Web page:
Fact of the matter is, God does wag a "No . . . No. . . No. . . " finger in our faces. We just ignore it and say we didn't hear Him. Are we actually expecting God to come sit by our bedside and read His Word aloud to us at night? My son, do not forget my teaching, but keep my commands in your heart, for they will prolong your life many years and bring you prosperity. Let love and faithfulness never leave you; bind them around your neck, write them on the tablet of your heart. Then you will win favor and a good name in the sight of God and man. Trust in the LORD with all your heart and lean not on your own understanding; in all your ways acknowledge him, and he will make your paths straight. Do not be wise in your own eyes; fear the LORD and shun evil. -- Proverbs 3:1-7 OK . . . I'll do that. But . . . remind me. Okay, God? I just might forget. Oops . . . that was how the verse began: "do not forget." And it asks me to "keep." Keep what? Those commands I so easily tossed to lighten the load as I traveled down the me-want road. And . . . oh yeah . . . He wanted me to write "love and faithfulness" on the tablet of my heart. But . . . that's my heart. There's not much writing room left; I've done a lot of scribbling and mark-outs through the years trying to satisfy the longings of my heart. Of course then He wants me to trust. Trust? Lust? Tough choices we face in this life. He says if I trust Him instead of myself . . . he will take all those crooked detours, jagged fault lines, dangerous drop-offs, impossible mountains . . . those cliffs . . . out of my path and make it "straight." We're not talking sexual semantics here . . . we're talking direction . . . which can certainly lead to some serious sexual semantics. So what else does this "silent" God, who has looked up at me as I once again slammed a door in haste, have to say? He says for me to not "be wise in my own eyes." Who knew that the pursuit of wisdom could be so dangerous? Well . . . Eve, I guess, in retrospect. Adam, too. And, oh yes, the serpent. But he knew it all along. Surely God doesn't want me to just be stupid? I'd get into so much trouble. Oh . . . yeah. That. For the foolishness of God is wiser than man's wisdom, and the weakness of God is stronger than man's strength. -- I Corinthians 1:25
I remember driving out onto a lonely hill at the edge of the town I grew up in, seeing the lights in the distance and thinking of each of them as a porch light in a home where everything was right and good, every body tucked in for the night, every heart satisfied, every mind at rest, every soul at peace. Lacking the courage to call out to God, I repeated instead within my mind what all was not right with my world . . . my home . . . my heart . . . my soul . . . my peace. And those words echoed within the emptiness . . . and brought me heartache. I had come to the hill alone . . . and remained there alone . . . and departed alone. My choice. We may come to the garden alone . . . but we shouldn't leave that way. He is so accessible, but He might want us to linger a little longer than we want to. So, we dash and slam. "Oops . . . sorry." What must really be difficult for God -- if anything could ever so be labeled -- is to hear the echoes of His own Word as it descends into our valleys and reverberates against the emptiness we feel as we seek to satisfy our selves with increasing self-absorption. We want to move that mountain, cross that valley, swim that ocean . . . and then . . . when totally satiated, cry out "Where were you, God?" With you. The heartache of His echo. I know sometimes it seems that we are all alone in whatever battle has worked to separate us from His love, whatever temptation has tattered our goodness, whatever sin has led to our shunning. But we are never alone. We would not, could not, will not be alone. Having trouble finding your own way out of your mess? Tempted to blame God, declaring Him absorbed in some sort of Solitaire while you slowly slip away? Maybe, in some small way, God really is like Paw-Paw. Maybe I would hear more than a grunt; see more than a passing smile . . . if I would open a few doors here and there instead of slamming them as I proceed to and fro on my own. Maybe if I played a little less hide-andseek, put away the comics -- the pursuit of happiness as defined by culture -- and paused at the table, talked to Him, listened to Him, pulled out the chair, sat down . . . and waited.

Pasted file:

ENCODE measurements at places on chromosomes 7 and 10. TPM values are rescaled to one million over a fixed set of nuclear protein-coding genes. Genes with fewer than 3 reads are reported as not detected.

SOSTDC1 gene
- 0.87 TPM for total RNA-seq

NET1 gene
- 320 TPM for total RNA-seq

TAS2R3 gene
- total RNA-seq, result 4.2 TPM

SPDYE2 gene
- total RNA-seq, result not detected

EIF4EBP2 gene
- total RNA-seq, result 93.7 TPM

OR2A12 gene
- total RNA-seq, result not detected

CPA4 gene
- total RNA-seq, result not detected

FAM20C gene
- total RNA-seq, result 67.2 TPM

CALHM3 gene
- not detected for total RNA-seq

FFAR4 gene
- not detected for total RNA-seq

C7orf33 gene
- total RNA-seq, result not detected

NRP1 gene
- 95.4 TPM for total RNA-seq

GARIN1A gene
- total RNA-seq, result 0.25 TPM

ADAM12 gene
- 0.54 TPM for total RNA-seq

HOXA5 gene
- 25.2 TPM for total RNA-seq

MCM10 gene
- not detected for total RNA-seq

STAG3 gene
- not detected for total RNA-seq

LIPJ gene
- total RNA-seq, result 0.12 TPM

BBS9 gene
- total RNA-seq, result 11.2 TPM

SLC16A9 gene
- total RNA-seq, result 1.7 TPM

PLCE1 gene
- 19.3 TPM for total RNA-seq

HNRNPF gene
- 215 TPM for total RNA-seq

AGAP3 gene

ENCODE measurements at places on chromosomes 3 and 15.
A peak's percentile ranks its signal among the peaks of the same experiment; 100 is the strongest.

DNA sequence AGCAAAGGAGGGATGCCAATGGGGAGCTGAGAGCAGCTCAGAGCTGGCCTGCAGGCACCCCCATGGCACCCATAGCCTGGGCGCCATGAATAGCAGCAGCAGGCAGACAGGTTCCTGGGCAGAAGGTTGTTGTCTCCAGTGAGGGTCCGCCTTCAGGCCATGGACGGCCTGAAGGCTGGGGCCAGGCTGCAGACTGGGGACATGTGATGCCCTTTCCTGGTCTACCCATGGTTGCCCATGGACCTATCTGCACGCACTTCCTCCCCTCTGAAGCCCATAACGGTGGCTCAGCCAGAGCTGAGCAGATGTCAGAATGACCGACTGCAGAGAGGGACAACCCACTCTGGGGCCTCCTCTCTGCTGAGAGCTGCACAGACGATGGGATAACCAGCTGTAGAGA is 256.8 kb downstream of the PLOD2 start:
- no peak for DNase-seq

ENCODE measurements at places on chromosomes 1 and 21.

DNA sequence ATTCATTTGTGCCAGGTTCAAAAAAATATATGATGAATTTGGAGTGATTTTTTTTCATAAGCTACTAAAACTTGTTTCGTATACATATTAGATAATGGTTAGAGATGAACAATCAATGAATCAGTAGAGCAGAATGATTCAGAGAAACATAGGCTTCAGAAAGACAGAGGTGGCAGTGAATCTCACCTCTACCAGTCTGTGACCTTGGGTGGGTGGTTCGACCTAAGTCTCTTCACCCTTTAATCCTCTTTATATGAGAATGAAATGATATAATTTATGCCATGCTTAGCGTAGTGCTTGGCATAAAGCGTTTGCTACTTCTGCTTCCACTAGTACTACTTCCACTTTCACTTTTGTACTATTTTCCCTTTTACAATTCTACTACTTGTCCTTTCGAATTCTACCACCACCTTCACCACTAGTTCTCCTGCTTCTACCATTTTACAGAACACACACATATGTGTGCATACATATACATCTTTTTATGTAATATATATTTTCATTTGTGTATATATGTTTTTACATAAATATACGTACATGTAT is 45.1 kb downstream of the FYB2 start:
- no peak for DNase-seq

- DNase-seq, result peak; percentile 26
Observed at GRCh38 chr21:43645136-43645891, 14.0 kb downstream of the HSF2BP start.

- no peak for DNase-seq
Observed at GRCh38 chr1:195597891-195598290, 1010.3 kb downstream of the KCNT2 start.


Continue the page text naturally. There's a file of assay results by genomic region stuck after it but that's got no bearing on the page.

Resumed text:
Like He asked me to do in the first place. Remember: “Wait for the Lord. Be strong and let your heart take courage. Yes, wait for the Lord.” -- Psalm 27:14 You know, that's what I always wanted: to be strong, to have courage. And He said I could. If I would wait for Him. I bet that was a resounding echo. I do love God. And, with God, Solitaire is a team sport. One heart. Next time you find yourself feeling the pain of self-induced pity at your pitiful plight of weakness in the face of temptation, remember: Wait. Be strong. Take courage. Wait. We don't do that very well, do we? Waiting. Waiting on the Lord. Want . . . wait. A choice that can lead us into a celebration of conversation or a heartache of echoes, purpose or pain, oneness or aloneness. Victory or defeat. Restoration or repetition. A straight path or an endless cycle. God is never silent. He spoke it all in advance of every question. God Bless, Thom